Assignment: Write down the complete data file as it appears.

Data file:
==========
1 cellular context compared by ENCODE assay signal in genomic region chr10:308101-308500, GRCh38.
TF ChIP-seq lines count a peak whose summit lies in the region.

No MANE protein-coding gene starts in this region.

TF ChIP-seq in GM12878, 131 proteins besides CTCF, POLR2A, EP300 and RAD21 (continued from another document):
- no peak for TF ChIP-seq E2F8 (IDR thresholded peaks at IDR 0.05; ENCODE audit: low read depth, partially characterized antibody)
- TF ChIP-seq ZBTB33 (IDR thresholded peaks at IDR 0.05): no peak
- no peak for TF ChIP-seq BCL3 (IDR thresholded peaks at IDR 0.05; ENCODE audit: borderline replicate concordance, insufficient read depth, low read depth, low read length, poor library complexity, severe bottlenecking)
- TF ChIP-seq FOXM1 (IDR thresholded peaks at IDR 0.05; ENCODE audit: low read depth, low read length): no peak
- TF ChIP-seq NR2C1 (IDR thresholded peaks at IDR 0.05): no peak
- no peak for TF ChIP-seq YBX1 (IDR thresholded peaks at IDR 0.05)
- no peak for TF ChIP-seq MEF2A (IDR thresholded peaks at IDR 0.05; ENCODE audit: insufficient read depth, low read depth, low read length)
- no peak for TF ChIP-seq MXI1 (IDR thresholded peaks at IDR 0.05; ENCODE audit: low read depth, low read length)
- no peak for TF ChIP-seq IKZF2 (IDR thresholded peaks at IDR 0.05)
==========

1 cellular context compared by ENCODE assay signal in genomic region chr10:308101-308500, GRCh38.
TF ChIP-seq lines count a peak whose summit lies in the region.

No MANE protein-coding gene starts in this region.

TF ChIP-seq in GM12878, 131 proteins besides CTCF, POLR2A, EP300 and RAD21 (continued from another document):
- no peak for TF ChIP-seq E2F8 (IDR thresholded peaks at IDR 0.05; ENCODE audit: low read depth, partially characterized antibody)
- TF ChIP-seq ZBTB33 (IDR thresholded peaks at IDR 0.05): no peak
- no peak for TF ChIP-seq BCL3 (IDR thresholded peaks at IDR 0.05; ENCODE audit: borderline replicate concordance, insufficient read depth, low read depth, low read length, poor library complexity, severe bottlenecking)
- TF ChIP-seq FOXM1 (IDR thresholded peaks at IDR 0.05; ENCODE audit: low read depth, low read length): no peak
- TF ChIP-seq NR2C1 (IDR thresholded peaks at IDR 0.05): no peak
- no peak for TF ChIP-seq YBX1 (IDR thresholded peaks at IDR 0.05)
- no peak for TF ChIP-seq MEF2A (IDR thresholded peaks at IDR 0.05; ENCODE audit: insufficient read depth, low read depth, low read length)
- no peak for TF ChIP-seq MXI1 (IDR thresholded peaks at IDR 0.05; ENCODE audit: low read depth, low read length)
- no peak for TF ChIP-seq IKZF2 (IDR thresholded peaks at IDR 0.05)